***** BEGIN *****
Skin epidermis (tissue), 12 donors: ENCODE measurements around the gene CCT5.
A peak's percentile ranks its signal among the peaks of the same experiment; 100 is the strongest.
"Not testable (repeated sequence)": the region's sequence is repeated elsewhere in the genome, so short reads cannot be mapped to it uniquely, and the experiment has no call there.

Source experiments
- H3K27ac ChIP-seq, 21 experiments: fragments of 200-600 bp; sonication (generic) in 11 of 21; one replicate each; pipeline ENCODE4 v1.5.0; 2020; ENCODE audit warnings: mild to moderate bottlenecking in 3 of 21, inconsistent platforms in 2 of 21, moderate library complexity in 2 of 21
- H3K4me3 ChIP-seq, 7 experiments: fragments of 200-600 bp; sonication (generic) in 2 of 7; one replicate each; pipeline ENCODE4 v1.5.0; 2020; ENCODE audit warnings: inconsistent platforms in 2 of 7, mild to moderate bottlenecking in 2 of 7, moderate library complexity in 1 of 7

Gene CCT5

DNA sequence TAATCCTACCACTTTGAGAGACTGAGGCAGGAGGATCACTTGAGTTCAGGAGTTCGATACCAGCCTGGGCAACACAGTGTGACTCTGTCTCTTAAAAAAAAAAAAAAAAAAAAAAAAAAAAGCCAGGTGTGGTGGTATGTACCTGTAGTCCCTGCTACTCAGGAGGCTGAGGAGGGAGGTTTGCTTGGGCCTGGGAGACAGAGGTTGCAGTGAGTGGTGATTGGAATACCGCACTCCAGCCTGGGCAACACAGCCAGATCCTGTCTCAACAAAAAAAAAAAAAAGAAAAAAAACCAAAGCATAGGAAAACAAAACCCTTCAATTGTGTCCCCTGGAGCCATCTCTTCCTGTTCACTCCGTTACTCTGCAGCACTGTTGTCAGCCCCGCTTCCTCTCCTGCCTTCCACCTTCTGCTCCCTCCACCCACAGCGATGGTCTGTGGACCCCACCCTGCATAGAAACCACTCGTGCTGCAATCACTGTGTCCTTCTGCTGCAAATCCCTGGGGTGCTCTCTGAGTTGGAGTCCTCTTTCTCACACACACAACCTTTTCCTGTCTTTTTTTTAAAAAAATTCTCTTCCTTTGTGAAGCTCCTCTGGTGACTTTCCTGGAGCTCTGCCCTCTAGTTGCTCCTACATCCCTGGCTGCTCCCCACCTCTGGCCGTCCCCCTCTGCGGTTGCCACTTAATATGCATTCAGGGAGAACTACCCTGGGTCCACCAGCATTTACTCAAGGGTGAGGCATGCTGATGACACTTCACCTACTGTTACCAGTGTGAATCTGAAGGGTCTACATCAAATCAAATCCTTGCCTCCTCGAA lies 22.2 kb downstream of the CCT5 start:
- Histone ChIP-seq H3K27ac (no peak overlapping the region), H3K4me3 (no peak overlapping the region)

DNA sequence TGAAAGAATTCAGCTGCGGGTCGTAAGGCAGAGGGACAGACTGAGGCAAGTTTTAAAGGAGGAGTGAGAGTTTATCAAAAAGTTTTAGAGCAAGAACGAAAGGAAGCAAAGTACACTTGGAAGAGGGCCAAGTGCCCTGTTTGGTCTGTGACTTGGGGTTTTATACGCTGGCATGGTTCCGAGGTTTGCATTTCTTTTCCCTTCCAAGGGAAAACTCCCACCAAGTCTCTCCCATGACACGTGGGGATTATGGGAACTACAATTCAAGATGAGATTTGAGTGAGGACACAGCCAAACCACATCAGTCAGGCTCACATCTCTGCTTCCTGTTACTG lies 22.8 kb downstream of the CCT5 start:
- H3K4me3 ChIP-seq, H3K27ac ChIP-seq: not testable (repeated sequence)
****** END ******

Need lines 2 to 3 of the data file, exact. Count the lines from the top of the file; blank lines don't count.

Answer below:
A peak's percentile ranks its signal among the peaks of the same experiment; 100 is the strongest.
"Not testable (repeated sequence)": the region's sequence is repeated elsewhere in the genome, so short reads cannot be mapped to it uniquely, and the experiment has no call there.